- The Washington Times - Tuesday, February 3, 2004

Israel has asked the State Department to postpone its annual human rights report for fear it could be used by the International Court of Justice against the security barrier the Israelis are building.

A U.S. official, speaking on the condition of anonymity, said the Israeli request was under consideration.

Department spokesman Richard Boucher, when asked about an article in the Israeli newspaper Ha’aretz disclosing the request, said he was “not aware of anything like that.”

Mr. Boucher also said the department intended to present the report on time, at the end of February.

Another U.S. official said Israel worried contentions that its security barrier interfered with the lives of Palestinians might be reflected in the human rights report and influence the court in The Hague.

Last week, the United States backed Israel in opposing the court’s consideration of the case.

It was brought by the U.N. General Assembly, with a request for an opinion, not a decision.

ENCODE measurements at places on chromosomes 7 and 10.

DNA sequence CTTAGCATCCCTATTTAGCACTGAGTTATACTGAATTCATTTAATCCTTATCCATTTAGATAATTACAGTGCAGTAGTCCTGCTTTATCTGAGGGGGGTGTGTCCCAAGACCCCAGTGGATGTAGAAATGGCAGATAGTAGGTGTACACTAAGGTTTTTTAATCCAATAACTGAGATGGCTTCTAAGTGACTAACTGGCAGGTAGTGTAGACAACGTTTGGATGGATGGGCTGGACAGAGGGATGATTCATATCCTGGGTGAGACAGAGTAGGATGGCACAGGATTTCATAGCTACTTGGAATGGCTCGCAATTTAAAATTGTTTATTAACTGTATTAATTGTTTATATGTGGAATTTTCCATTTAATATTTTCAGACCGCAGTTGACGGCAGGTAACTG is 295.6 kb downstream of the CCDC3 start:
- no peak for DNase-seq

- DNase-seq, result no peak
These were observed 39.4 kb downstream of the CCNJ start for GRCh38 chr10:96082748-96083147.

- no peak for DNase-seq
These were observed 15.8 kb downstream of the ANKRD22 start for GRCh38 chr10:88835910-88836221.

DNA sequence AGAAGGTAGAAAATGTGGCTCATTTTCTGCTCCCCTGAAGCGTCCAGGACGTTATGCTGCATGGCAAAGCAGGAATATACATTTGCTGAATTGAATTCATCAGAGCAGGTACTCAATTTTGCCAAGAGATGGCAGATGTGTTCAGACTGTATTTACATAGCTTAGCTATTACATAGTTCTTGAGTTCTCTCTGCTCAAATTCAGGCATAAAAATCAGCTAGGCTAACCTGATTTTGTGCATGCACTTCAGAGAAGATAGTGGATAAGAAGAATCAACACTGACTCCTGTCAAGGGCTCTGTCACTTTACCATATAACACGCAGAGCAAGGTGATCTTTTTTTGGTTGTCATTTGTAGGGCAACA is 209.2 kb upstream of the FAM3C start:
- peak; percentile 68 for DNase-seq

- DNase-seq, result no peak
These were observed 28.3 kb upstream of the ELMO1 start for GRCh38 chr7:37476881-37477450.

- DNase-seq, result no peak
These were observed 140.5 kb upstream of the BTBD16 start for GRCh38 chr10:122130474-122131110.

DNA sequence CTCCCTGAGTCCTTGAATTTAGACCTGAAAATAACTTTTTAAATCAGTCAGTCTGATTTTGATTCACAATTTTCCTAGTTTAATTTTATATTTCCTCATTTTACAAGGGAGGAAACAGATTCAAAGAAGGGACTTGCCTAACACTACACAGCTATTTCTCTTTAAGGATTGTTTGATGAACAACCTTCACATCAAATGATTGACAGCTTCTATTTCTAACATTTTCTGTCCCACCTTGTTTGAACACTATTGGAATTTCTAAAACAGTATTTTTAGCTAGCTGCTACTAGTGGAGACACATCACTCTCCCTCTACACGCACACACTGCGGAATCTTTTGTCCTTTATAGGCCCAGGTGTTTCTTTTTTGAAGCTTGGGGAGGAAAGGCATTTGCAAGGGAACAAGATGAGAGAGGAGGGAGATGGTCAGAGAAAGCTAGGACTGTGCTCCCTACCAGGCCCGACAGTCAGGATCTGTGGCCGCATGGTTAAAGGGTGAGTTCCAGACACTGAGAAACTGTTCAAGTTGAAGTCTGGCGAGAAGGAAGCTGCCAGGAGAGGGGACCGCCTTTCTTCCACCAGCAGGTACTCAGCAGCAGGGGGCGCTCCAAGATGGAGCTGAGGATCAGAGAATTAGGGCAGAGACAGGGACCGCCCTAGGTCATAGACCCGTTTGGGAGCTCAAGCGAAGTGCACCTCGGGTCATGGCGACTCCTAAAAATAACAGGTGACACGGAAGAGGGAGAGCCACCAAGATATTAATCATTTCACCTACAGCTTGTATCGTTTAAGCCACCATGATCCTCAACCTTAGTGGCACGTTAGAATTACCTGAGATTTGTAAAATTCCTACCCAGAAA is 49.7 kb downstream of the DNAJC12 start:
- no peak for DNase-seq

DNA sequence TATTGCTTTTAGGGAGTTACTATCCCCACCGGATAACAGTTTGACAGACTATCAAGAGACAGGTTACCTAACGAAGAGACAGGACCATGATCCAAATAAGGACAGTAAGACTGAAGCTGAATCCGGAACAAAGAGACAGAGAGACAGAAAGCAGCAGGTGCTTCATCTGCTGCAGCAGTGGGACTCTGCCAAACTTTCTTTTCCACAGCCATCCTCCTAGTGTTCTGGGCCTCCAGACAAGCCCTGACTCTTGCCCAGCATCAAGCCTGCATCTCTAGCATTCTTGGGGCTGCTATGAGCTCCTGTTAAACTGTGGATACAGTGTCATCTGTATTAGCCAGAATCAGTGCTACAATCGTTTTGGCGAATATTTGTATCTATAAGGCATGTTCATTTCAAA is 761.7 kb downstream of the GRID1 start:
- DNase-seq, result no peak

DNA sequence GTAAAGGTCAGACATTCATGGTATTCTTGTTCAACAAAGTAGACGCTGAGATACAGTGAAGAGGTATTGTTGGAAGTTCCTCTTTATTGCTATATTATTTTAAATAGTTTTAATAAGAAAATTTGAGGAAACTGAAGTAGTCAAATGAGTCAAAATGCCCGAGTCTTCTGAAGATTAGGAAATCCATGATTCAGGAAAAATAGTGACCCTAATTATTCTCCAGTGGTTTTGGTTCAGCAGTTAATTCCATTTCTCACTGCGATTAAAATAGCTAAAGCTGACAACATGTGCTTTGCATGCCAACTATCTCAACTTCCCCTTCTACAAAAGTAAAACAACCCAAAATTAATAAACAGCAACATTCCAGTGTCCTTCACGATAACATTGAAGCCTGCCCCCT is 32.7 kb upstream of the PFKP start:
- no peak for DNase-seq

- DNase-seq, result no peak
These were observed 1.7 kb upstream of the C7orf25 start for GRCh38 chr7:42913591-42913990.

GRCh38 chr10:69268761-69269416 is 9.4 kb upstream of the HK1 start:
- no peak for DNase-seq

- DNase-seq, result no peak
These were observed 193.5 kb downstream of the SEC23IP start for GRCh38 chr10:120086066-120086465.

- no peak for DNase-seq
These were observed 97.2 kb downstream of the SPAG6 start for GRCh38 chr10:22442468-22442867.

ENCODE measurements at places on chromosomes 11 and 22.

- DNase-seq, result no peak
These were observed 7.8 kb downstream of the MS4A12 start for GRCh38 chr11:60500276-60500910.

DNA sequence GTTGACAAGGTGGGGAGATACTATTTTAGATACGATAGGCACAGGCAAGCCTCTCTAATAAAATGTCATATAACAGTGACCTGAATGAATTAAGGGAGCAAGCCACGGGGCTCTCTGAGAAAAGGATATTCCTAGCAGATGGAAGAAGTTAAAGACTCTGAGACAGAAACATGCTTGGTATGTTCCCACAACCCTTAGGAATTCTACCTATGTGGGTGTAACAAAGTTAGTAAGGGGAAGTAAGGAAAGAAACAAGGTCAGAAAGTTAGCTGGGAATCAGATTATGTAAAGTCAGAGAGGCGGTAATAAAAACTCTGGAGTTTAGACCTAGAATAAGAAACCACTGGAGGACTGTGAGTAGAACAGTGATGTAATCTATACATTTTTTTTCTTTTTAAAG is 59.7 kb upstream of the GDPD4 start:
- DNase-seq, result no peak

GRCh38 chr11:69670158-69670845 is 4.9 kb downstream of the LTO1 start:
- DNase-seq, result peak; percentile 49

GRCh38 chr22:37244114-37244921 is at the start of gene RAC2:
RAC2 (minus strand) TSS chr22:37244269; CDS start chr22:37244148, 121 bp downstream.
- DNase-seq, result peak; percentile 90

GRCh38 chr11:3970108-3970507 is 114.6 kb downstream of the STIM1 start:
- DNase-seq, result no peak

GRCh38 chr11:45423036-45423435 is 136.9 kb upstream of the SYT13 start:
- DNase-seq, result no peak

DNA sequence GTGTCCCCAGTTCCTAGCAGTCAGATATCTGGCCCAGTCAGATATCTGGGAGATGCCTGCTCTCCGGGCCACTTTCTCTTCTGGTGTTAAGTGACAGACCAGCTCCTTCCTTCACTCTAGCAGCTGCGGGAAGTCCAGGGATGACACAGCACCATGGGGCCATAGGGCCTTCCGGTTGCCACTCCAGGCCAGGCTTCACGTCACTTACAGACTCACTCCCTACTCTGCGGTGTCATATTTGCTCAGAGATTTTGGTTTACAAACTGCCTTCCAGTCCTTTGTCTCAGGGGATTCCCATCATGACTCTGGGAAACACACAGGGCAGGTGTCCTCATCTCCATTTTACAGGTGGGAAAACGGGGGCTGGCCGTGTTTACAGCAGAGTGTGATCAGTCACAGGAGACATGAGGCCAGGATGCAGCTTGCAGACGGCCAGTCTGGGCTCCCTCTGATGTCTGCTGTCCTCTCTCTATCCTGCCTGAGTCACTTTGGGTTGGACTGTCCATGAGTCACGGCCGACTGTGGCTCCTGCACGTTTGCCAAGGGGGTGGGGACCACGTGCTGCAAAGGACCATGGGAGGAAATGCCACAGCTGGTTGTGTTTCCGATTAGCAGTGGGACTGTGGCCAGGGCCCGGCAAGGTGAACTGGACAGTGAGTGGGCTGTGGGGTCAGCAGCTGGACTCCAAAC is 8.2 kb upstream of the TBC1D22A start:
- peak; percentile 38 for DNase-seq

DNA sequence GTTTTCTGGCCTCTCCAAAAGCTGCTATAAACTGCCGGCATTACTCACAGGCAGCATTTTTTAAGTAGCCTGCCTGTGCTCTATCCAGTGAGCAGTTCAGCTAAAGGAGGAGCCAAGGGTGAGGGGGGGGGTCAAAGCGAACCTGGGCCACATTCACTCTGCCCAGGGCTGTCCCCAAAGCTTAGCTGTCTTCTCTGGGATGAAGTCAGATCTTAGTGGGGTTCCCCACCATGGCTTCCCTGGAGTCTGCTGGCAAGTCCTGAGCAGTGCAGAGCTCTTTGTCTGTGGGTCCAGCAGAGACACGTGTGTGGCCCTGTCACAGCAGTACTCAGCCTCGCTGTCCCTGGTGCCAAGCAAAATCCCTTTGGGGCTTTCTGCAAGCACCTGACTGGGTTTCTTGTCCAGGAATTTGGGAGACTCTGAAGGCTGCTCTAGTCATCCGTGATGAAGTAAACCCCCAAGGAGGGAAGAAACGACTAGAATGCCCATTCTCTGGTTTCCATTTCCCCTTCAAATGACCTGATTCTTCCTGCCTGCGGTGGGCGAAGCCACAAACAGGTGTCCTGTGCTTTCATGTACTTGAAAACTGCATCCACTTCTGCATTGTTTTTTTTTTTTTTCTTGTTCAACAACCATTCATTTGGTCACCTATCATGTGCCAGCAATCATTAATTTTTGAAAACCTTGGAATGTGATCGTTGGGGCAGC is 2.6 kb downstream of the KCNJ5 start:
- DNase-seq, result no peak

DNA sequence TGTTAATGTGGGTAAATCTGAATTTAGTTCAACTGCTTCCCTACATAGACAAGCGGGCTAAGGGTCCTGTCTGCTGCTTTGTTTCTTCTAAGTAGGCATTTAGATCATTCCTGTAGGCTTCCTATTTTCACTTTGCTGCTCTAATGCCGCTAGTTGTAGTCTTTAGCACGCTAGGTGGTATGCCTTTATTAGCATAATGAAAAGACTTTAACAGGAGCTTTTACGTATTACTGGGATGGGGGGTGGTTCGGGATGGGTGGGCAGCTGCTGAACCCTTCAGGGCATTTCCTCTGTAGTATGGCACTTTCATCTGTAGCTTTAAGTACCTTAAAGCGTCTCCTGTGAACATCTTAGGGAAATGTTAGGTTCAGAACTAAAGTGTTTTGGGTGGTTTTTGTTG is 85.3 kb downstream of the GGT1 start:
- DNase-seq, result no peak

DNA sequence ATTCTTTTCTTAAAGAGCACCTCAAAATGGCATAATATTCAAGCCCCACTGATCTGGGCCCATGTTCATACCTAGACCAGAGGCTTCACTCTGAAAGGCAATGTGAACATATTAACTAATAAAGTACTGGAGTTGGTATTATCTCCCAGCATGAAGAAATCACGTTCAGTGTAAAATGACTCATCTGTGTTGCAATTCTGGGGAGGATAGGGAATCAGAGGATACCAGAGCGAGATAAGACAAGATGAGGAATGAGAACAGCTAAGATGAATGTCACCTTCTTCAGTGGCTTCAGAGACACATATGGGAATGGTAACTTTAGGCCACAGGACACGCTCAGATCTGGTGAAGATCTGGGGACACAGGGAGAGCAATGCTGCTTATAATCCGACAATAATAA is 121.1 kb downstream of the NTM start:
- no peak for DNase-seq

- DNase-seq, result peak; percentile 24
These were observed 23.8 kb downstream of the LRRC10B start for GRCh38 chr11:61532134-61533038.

Still, the State Department told the court that cases can be brought only by states, not by the General Assembly, and that intervention could hurt prospects for negotiating a settlement of the issue.

The European Union last Friday also opposed the court’s involvement. The 15-nation European Union repeated its criticism of the project, but it told the court a political solution, not a legal one, was needed .

The court is expected to begin hearings on the security barrier Feb. 23 with the backing of the Palestinians. It was not known when the court might issue an opinion.

Yasser Arafat, the Palestinian leader, said nations that supported Israel’s position “don’t respect international law … but rather follow in this mentality, the mentality of racist actions.”

President Bush and other senior U.S. officials have invoked Israel’s right of self-defense in rebuffing Palestinian and Arab demands that the administration oppose the project outright.

However, Mr. Bush and the other officials have strongly objected to parts of the construction plan on grounds that the combination of trenches, fences, walls, razor wire and electronic sensors would interfere with Palestinians’ daily lives.

The administration also believes the barrier could prejudge the outcome of negotiations over West Bank territory that eventually would be part of a Palestinian state.

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